BibleMan: A Fight For Faith
Today, I’m continuing my week-long marathon of the Bibleman franchise as part of Secular Students Week. If you make a donation to the Secular Student Alliance this week, and I’ll cover a movie of your choice.
“A Fight For Faith” was originally released in December of 2004, and marked the final entry into “The Bibleman Adventure,” which was the second incarnation of the franchise after the short-lived “The Bibleman Show.” The franchise would continue with “Bibleman: PowerSource” in 2005, following the adventures of the new Bibleman introduced in “A Fight For Faith.”
“A Fight for Faith” was co-written by Brady Williams and Jef Scott, the actors who portray Cypher and Wacky Protester, respectively. The director for the episode, a role that had long been handled by the now-absent Willie Aames, is Jim Standridge, who had been a cinematographer on the show dating back to “Breaking the Bonds of Disobedience.”
The villain of “A Fight For Faith” is played by Jef Scott, who appears yet again under the moniker of “The Wacky Protestor,” a character who was notably killed at the end of “Divided We Fall.” Apparently, death once again holds no meaning in the Bibleman universe, as he returns apparently unharmed. The evil computer, L.U.C.I., also makes an appearance as his quasi-henchman once again.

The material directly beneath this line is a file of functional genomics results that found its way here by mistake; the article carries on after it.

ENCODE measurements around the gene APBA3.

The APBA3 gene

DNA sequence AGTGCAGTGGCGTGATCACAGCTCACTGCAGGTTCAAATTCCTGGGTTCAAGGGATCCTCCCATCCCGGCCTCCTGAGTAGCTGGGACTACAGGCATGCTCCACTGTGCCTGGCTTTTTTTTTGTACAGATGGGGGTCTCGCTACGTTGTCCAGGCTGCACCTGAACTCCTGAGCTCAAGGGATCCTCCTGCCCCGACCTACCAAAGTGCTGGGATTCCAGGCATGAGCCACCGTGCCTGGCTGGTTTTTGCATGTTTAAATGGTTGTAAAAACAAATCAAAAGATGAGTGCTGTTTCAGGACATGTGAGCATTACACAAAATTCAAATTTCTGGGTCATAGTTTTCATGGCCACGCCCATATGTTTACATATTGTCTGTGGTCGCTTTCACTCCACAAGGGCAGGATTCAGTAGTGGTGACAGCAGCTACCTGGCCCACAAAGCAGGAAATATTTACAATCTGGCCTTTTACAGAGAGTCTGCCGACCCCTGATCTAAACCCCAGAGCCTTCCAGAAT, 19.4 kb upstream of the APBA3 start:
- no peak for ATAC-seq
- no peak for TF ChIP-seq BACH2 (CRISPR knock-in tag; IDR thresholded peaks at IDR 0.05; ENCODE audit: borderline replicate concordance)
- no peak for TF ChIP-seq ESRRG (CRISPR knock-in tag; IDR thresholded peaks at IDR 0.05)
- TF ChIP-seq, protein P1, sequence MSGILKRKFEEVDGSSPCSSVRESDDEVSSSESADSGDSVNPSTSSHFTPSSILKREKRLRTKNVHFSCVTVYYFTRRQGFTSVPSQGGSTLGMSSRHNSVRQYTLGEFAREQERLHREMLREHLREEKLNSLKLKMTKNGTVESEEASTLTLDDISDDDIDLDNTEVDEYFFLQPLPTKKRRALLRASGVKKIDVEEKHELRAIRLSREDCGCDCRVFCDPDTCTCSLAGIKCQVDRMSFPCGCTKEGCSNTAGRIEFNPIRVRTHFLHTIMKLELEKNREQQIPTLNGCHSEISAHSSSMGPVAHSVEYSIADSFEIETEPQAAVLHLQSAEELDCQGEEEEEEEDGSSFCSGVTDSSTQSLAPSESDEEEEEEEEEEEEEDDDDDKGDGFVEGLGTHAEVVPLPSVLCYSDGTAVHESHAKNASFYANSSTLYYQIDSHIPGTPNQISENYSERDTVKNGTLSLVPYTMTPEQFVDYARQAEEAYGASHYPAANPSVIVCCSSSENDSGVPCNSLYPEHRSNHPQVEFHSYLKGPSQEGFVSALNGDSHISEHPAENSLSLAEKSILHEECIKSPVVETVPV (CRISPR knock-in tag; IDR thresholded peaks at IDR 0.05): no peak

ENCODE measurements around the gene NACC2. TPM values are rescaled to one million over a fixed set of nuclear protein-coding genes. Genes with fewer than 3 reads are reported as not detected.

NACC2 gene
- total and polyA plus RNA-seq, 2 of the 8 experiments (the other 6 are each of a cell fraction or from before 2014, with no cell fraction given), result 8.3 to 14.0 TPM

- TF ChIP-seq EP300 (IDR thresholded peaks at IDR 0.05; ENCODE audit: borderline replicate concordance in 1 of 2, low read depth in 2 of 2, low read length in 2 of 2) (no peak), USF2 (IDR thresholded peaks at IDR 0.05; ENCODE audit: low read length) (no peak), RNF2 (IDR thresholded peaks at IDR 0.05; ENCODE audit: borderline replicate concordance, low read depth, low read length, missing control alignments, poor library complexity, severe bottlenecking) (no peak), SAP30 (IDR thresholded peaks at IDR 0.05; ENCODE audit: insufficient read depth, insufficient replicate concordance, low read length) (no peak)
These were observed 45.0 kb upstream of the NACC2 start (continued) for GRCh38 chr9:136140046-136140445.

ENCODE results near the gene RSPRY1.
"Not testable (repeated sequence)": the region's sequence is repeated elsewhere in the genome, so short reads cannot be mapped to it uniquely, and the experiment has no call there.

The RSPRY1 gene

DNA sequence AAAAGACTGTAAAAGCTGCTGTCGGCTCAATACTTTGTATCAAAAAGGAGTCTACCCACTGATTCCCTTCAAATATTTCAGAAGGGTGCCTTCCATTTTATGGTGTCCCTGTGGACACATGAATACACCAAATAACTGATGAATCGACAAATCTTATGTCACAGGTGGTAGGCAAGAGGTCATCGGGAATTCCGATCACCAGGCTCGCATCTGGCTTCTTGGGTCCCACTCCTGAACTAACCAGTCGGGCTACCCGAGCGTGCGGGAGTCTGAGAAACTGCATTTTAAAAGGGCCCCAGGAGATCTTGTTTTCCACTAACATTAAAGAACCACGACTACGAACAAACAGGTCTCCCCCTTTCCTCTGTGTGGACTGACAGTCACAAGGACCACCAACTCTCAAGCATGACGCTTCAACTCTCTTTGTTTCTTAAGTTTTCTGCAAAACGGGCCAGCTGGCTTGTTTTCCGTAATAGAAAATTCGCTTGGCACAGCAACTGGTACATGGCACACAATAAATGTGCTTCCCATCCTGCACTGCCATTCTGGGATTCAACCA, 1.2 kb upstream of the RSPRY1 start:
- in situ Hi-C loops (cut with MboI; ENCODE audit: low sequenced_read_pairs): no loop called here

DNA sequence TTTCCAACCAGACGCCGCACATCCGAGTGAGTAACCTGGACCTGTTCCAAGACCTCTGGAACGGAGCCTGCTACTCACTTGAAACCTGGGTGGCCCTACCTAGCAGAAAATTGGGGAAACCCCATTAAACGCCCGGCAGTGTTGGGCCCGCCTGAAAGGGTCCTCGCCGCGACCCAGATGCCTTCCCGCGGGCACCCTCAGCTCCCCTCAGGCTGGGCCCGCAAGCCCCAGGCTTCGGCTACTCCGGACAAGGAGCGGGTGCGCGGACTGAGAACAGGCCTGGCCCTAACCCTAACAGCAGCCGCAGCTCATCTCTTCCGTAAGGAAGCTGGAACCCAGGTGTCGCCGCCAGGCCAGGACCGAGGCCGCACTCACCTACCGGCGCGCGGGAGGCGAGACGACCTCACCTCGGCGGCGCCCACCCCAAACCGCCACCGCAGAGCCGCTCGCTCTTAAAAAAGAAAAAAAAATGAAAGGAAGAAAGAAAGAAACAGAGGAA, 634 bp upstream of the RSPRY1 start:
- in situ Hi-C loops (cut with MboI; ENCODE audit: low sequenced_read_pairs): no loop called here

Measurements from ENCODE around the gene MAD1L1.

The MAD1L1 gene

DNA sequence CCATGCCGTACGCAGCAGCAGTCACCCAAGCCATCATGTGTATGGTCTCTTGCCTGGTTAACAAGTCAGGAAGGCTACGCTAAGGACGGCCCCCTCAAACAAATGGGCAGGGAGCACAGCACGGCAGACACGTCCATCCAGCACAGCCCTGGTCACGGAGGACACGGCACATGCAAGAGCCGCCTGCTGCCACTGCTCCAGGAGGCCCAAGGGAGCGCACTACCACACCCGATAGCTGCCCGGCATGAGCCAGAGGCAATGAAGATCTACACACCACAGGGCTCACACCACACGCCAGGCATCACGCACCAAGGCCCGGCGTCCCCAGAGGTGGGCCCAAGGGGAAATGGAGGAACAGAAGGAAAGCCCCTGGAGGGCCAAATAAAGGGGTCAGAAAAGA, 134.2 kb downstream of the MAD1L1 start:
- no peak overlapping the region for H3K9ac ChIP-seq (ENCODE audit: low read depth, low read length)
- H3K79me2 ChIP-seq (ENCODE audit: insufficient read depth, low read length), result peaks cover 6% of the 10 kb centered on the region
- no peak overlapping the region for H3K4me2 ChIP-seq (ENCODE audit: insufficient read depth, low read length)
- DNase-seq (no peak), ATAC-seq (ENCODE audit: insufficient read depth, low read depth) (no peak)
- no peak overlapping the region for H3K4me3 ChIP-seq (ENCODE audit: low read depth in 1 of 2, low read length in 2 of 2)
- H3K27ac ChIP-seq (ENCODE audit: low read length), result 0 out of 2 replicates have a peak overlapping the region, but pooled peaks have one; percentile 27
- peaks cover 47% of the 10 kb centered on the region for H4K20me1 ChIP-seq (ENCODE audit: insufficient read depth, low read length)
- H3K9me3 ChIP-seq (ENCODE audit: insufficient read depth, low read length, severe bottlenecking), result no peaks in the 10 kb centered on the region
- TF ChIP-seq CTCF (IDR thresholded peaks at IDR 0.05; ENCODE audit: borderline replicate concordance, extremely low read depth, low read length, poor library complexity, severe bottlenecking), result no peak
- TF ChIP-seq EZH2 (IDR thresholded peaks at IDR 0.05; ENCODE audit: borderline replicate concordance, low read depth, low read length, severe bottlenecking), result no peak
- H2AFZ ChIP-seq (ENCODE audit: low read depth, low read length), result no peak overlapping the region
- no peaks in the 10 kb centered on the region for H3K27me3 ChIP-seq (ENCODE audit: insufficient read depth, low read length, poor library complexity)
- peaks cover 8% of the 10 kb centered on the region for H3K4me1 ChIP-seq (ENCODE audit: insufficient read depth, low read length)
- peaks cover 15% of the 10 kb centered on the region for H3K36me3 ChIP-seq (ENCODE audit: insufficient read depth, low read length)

Bibleman is surrounded by his same typical group of allies: Cypher, Biblegirl, and U.N.I.C.E., though Bibleman himself is a new character: Josh Carpenter, who replaces Miles Peterson as the crusading hero.
The story of “A Fight for Faith” centers around a plan by Wacky Protester to literally convert the whole world to atheism through the help of a virtual reality video game that he calls “ART.” The new Bibleman, Josh Carpenter, has to work with the rest of the bible team to save the day.
L.U.C.I.: So, you want to convert the kiddies to atheism?
Protester: Yes! Yes! That’s correct! The belief that there is no god, no faith, no hope, or no future.
“A Fight for Faith” starts with a cold open, where Cypher is attempting to stop a band of bible thieves. Literally, this gang is hauling around giant crates labeled “BIBLES.” Now, if there is anything I know about bibles, it is that they are numerous in quantity and can easily be acquired for free, thanks to the Gideons. So, what exactly is the point in stealing crates filled with bibles? I just don’t get it: they aren’t worth anything, people can access them anywhere, so what exactly is the purpose of the act outside of empty symbolism (which is also irrelevant, because they are doing this in secret). Apparently, their ultimate plan is to burn them. However, I don’t understand why they didn’t just collect the countless free bibles floating around out there to do that? The cost/benefit of going through the trouble and hazard of stealing them from a warehouse just doesn’t make sense to me, particularly for the purpose of what I assume is a political display.